Space tourism pioneer Rutan announces retirement

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Win McNamee/Getty Images

Paul Allen (L), founder and Burt Rutan (R), designer of SpaceShipOne pose for photographs following a news conference to mark the donation of SpaceShipOne (shown in background) to the National Air and Space Museum October 5, 2005 in Washington, DC.

The aerospace engineer who designed the world’s first privately financed and piloted spacecraft has announced he’ll retire next year. Burt Rutan pioneered the concept of “space tourism” at his Mojave Desert headquarters just two hours north of Los Angeles.

Burt Rutan’s suborbital SpaceShipOne lifted off from his company’s desert airstrip six years ago on its inaugural voyage to space.

Hundreds of people traveled to the remote site to watch the winged spacecraft take flight.

“We were thinking about our generation," said one observer, "and what we wanna tell our kids, and we don’t wanna tell them the big event was 9/11. We wanna say the big event was the common man got to space, the regular citizen got to go up there.”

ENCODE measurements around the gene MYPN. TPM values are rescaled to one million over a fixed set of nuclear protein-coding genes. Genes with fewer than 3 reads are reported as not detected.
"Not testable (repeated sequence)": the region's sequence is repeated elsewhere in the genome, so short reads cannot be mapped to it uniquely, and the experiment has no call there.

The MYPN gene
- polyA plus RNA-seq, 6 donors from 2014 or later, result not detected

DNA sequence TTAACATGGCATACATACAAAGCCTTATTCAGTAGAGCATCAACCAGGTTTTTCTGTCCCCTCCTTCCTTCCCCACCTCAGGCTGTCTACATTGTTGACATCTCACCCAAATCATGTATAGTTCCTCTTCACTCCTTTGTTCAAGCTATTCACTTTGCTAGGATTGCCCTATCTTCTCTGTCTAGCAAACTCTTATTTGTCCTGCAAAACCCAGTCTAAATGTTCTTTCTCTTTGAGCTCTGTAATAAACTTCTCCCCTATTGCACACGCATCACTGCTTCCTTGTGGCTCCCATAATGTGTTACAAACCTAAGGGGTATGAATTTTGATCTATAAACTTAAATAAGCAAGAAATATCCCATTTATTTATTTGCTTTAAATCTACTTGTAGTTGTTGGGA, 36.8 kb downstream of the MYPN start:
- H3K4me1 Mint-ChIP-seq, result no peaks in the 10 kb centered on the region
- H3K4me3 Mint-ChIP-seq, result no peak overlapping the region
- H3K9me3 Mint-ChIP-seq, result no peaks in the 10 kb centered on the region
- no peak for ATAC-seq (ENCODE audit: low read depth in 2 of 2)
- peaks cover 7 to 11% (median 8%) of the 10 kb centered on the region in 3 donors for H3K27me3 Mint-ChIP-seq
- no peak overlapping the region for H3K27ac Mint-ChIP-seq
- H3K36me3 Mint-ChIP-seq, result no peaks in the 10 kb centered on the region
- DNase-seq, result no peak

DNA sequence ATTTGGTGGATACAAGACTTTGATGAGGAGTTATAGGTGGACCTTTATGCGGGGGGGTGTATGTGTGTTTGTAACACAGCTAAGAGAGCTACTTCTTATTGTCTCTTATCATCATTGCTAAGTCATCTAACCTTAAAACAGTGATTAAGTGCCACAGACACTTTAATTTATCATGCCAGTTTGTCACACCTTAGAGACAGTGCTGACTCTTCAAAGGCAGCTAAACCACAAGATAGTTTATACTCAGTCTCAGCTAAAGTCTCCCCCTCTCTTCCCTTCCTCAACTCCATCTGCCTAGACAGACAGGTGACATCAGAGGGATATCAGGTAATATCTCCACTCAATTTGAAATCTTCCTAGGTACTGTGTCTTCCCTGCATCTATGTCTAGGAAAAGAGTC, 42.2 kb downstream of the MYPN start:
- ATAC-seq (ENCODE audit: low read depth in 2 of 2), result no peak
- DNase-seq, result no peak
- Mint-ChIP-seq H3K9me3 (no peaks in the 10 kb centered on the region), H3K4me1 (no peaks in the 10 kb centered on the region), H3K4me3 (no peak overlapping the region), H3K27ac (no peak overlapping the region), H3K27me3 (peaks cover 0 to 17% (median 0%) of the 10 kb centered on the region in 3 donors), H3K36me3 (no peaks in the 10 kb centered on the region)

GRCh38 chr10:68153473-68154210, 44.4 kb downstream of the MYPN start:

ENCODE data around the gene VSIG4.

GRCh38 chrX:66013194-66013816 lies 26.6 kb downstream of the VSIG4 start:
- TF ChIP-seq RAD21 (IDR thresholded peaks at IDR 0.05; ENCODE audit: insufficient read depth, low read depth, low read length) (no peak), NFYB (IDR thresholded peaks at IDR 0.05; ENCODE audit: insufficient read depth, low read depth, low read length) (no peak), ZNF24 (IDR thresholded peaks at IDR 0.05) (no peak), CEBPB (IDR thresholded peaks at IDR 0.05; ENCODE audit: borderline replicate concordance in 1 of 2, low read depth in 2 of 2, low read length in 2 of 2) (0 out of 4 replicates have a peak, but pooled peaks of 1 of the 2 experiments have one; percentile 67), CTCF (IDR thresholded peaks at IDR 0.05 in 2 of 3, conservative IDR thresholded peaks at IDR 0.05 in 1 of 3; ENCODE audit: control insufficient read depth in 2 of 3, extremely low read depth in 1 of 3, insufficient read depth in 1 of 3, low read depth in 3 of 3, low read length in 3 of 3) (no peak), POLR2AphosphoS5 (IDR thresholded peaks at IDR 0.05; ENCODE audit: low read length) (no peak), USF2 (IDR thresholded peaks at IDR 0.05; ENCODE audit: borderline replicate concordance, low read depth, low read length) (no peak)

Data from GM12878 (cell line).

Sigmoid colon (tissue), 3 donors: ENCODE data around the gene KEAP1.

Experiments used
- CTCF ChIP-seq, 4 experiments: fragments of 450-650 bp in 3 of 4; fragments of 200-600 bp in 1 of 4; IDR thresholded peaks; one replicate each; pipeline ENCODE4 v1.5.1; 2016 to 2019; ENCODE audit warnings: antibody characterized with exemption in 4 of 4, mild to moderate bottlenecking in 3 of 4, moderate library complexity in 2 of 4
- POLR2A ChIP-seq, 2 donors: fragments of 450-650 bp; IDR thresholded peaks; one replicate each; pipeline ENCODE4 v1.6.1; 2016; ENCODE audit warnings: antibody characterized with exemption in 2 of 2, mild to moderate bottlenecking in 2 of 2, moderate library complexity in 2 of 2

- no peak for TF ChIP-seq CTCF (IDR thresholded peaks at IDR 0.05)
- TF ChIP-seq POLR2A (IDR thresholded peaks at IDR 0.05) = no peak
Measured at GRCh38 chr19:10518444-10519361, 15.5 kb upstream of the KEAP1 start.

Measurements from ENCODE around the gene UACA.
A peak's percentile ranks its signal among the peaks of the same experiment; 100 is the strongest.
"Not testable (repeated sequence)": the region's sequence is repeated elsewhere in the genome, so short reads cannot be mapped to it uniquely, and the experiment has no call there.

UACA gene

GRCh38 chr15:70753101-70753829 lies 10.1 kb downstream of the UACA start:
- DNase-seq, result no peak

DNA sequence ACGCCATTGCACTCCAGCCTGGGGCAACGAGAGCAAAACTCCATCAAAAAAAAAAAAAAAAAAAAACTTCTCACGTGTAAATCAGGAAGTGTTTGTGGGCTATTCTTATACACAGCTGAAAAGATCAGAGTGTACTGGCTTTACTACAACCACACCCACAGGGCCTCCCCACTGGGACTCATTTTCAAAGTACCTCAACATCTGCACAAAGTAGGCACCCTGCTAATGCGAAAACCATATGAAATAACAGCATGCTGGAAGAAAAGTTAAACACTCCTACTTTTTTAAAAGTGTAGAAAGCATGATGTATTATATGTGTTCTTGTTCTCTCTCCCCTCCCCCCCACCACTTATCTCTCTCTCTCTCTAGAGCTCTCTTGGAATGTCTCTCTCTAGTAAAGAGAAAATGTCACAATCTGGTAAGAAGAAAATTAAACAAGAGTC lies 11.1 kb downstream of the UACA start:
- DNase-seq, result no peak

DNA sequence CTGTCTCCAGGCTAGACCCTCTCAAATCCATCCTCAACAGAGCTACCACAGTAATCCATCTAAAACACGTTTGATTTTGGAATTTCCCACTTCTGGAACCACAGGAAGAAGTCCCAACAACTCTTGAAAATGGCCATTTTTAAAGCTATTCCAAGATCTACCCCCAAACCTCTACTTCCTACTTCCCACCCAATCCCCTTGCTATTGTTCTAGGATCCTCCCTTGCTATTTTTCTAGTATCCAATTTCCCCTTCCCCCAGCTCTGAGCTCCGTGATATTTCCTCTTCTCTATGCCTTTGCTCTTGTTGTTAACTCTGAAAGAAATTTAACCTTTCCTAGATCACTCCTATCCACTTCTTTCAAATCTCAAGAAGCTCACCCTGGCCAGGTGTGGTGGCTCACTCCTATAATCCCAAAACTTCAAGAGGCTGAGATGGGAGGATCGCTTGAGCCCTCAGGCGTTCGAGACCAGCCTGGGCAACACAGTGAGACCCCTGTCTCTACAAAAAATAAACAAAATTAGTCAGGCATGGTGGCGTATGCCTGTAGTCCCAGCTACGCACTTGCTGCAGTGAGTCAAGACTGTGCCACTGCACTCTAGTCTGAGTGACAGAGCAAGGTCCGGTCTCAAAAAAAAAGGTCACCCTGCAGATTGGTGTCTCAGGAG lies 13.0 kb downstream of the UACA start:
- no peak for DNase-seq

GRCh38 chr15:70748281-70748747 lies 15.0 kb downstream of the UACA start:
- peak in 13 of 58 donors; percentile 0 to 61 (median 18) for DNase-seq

Rutan went on to win the $10 million “Ansari X Prize” for his team’s work on SpaceShipOne. After its success, Rutan joined with Virgin Galactic to build a fleet of second-generation spaceships.

The project experienced a setback three years ago after three engineers died in an explosion at Rutan’s Scaled Composites factory. The work is still on track and engineers hope to lead tourist trips to suborbital space soon.

The 67-year-old aerospace innovator stepped aside from daily responsibilities at Scaled Composites shortly after the deadly explosion. His formal retirement follows two years after he underwent open-heart surgery.

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